Wanting to learn more about their ancestors, local group made trek to Historic Jamestown
Published 3:51 pm Monday, August 8, 2022
Lois Harwood Marlow had been to Historic Jamestowne in Virginia several times over the years and while she always appreciated its historical importance — first formed in 1607, it was the first permanent English settlement in the Americas — it never personally resonated with her.
That eventually changed once Marlow discovered that, like many residents and natives of Stanly County, she had a direct connection to the settlement, thanks to ancestor Cicely Baley, who arrived in Jamestown from England in 1610 at age 10.
Marlow and several others who grew up in Stanly County recently came to learn of their connection to Cicely, thanks to the work of New London resident Debbie Noah, who spent years connecting her lineage to Cicely — who is her 11th great-grandmother. Since discovering her roots, Noah has been helping others with similar ancestry get connected to Cicely. Most of the people from Stanly are connected via the Harwood/Harward line.
As someone who is part of several historical societies, including the Colonial Dames of America and the local chapter of the Daughters of the American Revolution, Marlow, who lives in Concord but grew up in Albemarle, knew her lineage dated back several generations, but did not know it extended more than 150 years before the founding of the country.
Noah, Marlow and several others related to Cicely have all recently become members of the Jamestowne Society, an organization where individuals have to prove they are a direct descendant of a qualifying ancestor who lived or held colonial government positions in Jamestown prior to 1700 in order to get accepted. There are currently 17 local members with at least five more getting ready to send in their applications. The Uwharrie Jamestown Society meets the second Thursday of each month at the Stanly County History Center.
Visiting and learning about Jamestown
To better understand their distant past, nine local members of the Jamestowne Society and several guests embarked on a three-day trip to Richmond and Jamestown to learn more about the original settlement.
The group first went to the Virginia Department of Historic Resources in Richmond, where more than 60,000 artifacts from Jordan’s Journey, a plantation where Cicely spent much of her life, are stored after they’d been excavated between more than 30 years ago. The chief curator allowed the group access to a secure area where artifacts are cataloged and stored, Noah said.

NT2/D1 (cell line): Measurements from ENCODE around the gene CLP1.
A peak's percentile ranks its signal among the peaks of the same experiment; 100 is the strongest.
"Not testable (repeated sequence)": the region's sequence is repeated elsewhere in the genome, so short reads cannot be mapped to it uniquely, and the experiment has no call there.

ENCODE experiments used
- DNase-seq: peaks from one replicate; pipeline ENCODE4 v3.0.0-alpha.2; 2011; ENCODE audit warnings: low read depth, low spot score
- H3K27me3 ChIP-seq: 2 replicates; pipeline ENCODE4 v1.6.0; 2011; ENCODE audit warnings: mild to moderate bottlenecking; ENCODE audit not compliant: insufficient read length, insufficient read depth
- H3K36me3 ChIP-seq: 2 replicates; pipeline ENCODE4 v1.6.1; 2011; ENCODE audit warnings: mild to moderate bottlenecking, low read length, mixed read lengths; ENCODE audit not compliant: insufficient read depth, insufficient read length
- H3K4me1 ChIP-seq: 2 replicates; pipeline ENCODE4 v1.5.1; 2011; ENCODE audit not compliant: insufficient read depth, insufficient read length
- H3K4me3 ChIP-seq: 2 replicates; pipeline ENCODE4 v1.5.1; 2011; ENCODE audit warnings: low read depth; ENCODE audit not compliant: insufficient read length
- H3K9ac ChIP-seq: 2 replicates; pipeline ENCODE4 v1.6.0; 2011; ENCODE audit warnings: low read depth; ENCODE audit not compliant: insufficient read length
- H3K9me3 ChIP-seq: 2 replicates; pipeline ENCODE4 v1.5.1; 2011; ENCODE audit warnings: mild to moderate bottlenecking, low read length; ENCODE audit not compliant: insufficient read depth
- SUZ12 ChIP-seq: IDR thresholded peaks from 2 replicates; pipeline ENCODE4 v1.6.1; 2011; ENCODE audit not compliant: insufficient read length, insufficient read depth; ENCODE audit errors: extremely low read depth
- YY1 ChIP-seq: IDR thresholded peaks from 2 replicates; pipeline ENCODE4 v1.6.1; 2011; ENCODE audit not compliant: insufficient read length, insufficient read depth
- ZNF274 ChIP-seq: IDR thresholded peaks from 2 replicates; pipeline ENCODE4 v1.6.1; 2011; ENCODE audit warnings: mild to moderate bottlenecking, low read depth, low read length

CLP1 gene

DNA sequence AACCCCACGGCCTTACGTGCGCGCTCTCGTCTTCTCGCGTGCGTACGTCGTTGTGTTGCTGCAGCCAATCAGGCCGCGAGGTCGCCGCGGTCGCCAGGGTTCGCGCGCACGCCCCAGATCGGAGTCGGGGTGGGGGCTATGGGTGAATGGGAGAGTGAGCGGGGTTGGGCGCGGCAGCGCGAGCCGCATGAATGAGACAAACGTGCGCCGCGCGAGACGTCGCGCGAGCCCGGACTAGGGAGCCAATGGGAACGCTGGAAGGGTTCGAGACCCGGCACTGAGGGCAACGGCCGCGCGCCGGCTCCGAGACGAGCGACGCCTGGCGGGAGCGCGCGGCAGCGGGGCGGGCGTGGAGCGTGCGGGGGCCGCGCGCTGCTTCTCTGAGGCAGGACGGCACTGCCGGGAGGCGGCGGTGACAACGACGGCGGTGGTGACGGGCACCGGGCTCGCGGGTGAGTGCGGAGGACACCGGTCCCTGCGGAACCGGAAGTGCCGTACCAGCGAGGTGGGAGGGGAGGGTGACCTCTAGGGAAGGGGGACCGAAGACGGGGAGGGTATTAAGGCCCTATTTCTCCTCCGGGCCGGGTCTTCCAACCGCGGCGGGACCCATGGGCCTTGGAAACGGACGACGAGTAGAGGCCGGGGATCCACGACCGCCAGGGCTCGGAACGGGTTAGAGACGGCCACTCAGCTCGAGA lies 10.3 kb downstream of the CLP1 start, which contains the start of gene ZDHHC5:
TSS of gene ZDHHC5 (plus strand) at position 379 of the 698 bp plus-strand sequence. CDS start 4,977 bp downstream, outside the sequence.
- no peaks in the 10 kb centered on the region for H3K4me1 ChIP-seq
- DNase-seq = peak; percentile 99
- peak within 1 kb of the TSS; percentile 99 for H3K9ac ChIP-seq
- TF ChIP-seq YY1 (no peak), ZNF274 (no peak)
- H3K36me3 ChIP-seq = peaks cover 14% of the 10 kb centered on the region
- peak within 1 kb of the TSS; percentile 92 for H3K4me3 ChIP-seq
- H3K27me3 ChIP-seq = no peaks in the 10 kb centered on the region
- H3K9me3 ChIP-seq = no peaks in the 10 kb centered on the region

They saw a variety of ancient artifacts including 96 ceramic vessels, tools, pieces of pottery, jewelry, armor breastplates, chainmail and hilts. Among the interesting items was a ceramic roof tile dating back to the 1620s and the skeleton of a 14-year-old young boy who had an arrowhead lodged in the back of one of his knees, indicating he had most likely been the victim of an Indian attack.
The group then visited Malvern Hill Farm, currently owned by Henrico County, which was named for a house that used to be on the property built by Richard and Temperance Cocke, Cicely’s daughter, for their son Thomas. It is the only documented place in the United States to see troop activity during three major wars: the Revolutionary War, the War of 1812 and the Civil War. All that’s left of the house, which was consumed by a fire in 1905, is the cellar and partial brick chimney.
The farm was one of the “most peaceful, beautiful places I have ever seen,” Noah said.
The group then toured Historic Jamestowne, the original site of the 1607 first permanent English settlement. With the aid of an archaeologist and the executive director of the Jamestowne Society, the group explored the Archaearium and the site’s archaeology museum. At Jamestown Settlement, a museum of 17th-century Virginia adjacent to Historic Jamestowne, they boarded re-creations of three ships that carried the first settlers from England to Virginia in 1607, including Susan Constant and Godspeed.
Smaller in size than he thought they’d be (the original Susan Constant, for example, was about 116 feet from tip to stern), David Almond said he had no idea how people, like Cicely, “had enough nerve” to make the months-long journey to the New World amid very cramped conditions.
“I can only imagine to be willing to take a risk like that, you’re life must have been terribly miserable where you were,” Almond estimated about why people decided to make the trip.
They also were told about the site’s uncertain future due to flooding. Historic Jamestown, located along the cost of Virginia, is one of the 11 most endangered sites in the country as a result of global warming, Noah recalled being told.
The roughly five-hour journey was a powerful experience for many of the individuals, several of whom talked to the SNAP about what the trip and Cicely meant to them.